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One of the most pressing open problems in theoretical physics is the incompatibility of Einstein's classical theory of general relativity and the quantum field theories of the standard model of particle physics. Both theories are well developed and have been tested, and been confirmed, to great precision. Yet, they have continued to stand apart. In regions in which space-time curvature becomes large (compared to the Planck scale), as towards the center of black holes and in the early universe, we can no longer treat both theories as disparate entities. We need a theory for quantum gravity. Physicists search for a theory of quantum gravity not only because it is unaesthetic that two areas of physics stand apart, but because we know that with the current theories our description of nature is inconsistent and incomplete.

The problem is not new. In fact, it's been more than 50 years that physicists have been after a theory of quantum gravity. And while we have during that time better understood the problems, and some promising approaches, like string theory, have been developed to great sophistication, we arrived in the 21st century still lacking a theoretically satisfactory and experimentally confirmed theory of quantum gravity. Given this slow progress, during the last decade an increasing amount of effort has been invested into the development of phenomenological models for quantum gravity. Such models do not in and by themselves constitute candidates for a fundamental theory. Instead, they are extensions of established theories that allow to describe and - ideally - test the consequences of specific features that the fundamental theory might have. Compared to the electromagnetic, strong and weak interaction, gravity is an extremely weak force. Quantum gravitational effects are therefore hard to come by. Nevertheless, there are some areas where experiment is sensitive even to smallest deviations from the standard model.

The best known example are departures from Lorentz-invariance. Many approaches to quantum gravity that rely on discretizing space-time or that describe gravity as an emergent phenomenon violate Lorentz-invariance. With the exception of Causal Sets, all discrete approaches with a finite spacing either explicitly break Lorentz-invariance and introduce a preferred frame, or they exhibit so-called 'deformations' of special relativity: modifications of the usual Lorentz-invariance at high energies, but without a preferred frame. Models that break Lorentz-invariance can be parametrized by higher order operators added to the standard model Lagrangian. These terms have many consequences for collider and astro-particle physics, for example by modifying reaction thresholds or enabling interactions normally forbidden.

These consequences for particle interactions allow to constrain Lorentz-invariance violation very tightly. Deformations of Lorentz-invariance can cause a modification of the dispersion relation that is potentially observable in light reaching us from distant gamma ray bursts. The models with deformations are not (yet) as tightly constrained as those with a breaking of Lorentz-invariance, but with data from the Fermi satellite, constraints are getting tighter every couple of months.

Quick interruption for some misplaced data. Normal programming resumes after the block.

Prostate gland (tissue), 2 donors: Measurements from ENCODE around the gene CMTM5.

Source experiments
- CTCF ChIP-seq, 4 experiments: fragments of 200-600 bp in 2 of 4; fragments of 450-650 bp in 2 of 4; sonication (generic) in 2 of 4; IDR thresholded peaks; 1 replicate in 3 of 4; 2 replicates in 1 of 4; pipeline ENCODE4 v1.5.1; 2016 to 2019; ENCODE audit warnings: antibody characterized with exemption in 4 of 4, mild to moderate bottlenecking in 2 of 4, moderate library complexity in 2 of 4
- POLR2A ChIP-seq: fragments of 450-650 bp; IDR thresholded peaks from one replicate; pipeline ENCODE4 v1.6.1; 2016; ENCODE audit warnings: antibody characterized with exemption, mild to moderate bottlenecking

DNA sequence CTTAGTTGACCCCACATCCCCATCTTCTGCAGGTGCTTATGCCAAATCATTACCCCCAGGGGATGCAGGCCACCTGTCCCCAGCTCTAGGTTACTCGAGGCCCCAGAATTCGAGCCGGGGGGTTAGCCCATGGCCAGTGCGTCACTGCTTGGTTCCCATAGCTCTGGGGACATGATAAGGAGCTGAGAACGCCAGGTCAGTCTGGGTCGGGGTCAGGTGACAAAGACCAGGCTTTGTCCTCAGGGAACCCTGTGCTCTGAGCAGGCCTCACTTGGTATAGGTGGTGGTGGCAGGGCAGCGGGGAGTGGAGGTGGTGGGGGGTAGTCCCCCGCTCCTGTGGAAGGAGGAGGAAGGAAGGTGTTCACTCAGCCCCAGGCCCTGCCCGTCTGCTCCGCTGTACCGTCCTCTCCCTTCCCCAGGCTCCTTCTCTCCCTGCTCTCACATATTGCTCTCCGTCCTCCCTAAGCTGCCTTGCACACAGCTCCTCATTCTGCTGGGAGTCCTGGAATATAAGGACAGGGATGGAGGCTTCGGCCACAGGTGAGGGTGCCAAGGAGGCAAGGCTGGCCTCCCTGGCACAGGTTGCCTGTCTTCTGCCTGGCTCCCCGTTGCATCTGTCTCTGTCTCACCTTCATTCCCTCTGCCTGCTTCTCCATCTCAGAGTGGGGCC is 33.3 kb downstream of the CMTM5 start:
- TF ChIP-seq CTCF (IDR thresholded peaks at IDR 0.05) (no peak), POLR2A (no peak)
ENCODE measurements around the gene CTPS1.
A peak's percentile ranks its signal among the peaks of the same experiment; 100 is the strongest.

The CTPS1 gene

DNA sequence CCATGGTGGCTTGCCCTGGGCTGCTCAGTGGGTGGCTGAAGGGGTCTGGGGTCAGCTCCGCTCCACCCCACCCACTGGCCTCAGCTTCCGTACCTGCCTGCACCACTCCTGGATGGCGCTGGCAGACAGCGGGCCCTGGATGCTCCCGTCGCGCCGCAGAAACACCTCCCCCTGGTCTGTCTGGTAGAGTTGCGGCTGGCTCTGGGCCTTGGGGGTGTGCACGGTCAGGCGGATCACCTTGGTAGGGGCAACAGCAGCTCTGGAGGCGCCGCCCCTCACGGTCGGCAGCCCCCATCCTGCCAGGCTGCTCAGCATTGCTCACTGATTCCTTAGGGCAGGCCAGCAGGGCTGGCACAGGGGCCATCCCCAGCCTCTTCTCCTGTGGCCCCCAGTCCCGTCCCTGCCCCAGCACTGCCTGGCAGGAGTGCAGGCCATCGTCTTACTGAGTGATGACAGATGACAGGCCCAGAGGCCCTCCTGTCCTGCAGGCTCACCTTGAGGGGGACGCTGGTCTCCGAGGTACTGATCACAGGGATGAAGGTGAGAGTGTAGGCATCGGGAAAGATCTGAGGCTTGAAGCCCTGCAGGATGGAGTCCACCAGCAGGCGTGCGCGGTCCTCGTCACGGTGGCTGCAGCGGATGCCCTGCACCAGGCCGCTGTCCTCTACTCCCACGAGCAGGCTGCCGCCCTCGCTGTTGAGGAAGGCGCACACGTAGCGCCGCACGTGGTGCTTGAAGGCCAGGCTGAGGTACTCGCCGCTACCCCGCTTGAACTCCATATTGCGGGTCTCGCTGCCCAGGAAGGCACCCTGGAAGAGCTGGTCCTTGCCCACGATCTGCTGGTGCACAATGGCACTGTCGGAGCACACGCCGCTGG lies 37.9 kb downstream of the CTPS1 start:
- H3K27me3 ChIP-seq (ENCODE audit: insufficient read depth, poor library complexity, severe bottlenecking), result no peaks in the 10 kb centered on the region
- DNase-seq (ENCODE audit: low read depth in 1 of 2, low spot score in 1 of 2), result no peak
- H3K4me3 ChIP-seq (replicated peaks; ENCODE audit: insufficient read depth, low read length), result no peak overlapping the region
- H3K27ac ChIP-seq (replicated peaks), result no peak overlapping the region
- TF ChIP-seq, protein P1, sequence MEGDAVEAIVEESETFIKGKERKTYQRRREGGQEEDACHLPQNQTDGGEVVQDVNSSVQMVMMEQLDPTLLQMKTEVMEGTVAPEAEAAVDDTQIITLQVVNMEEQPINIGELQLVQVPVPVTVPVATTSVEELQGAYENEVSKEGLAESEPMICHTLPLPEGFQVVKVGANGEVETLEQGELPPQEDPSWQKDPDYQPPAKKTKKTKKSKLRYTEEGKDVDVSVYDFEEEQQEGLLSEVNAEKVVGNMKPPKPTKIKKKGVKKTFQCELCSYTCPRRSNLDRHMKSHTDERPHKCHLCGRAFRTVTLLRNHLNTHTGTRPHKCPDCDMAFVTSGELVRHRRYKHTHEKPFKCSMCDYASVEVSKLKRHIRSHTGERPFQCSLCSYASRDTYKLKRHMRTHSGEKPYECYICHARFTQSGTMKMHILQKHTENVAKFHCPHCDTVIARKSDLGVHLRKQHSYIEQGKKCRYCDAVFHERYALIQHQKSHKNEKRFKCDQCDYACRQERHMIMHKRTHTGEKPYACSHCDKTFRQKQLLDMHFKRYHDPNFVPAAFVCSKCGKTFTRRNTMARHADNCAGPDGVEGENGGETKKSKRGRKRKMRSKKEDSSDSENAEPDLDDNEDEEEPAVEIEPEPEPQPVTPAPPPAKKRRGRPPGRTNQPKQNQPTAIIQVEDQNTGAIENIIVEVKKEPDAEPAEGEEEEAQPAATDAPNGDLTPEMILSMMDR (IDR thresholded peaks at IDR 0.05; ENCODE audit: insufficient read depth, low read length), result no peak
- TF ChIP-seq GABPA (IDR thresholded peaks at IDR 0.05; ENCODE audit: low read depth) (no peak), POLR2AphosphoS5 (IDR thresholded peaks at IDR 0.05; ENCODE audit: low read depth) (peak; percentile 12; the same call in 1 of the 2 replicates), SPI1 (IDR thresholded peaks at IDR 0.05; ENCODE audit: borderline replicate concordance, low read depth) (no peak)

Another very general expectation that we have of quantum gravity is that space-time ceases being a smooth background on shortest distance scales and instead is more like a space-time "foam;" dynamic and possibly topologically non-trivial. There have been several models proposed how to deal with that, from small perturbations of the light-cone to random walks. Typical effects from this space-time foam include blurring of spectral lines, vanishing of Airy rings of distant stars, and noise in gravitational wave interferometers. More recently, also a violation of the equivalence principle has been shown to be a possible consequence. The magnitude of these effects depends on the model, and some (for example the random walk model) are ruled out already.

Finally one has to mention here the exciting possibility that quantum gravitational effects are not as feeble as we naively expect them to be. Our expectation relies on an extrapolation of the strength of gravity. But we do not actually have experimental evidence this extrapolation holds further than to the energy scales we have tested so far, some TeV with the start of the LHC, and the naive extrapolation might just be wrong. It is theoretically possible that quantum gravity becomes relevant not far past the scale we have tested, and models with additional spatial dimensions have been one way to investigate this possibility.

Here at Nordita, we study models with extra dimensions and modifications of Lorentz-invariance with the hope to tighten the connections both with experiment and with approaches to a fundamental theory of quantum gravity.

A more extensive survey of the topic can be found in

3 Jan 2017

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